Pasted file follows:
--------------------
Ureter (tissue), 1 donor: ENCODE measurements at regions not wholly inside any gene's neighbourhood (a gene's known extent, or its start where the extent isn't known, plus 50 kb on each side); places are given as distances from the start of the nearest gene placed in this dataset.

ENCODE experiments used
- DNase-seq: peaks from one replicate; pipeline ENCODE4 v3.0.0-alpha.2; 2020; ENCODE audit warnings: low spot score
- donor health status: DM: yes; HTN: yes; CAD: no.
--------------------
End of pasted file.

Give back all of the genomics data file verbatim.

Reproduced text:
Ureter (tissue), 1 donor: ENCODE measurements at regions not wholly inside any gene's neighbourhood (a gene's known extent, or its start where the extent isn't known, plus 50 kb on each side); places are given as distances from the start of the nearest gene placed in this dataset.

ENCODE experiments used
- DNase-seq: peaks from one replicate; pipeline ENCODE4 v3.0.0-alpha.2; 2020; ENCODE audit warnings: low spot score
- donor health status: DM: yes; HTN: yes; CAD: no.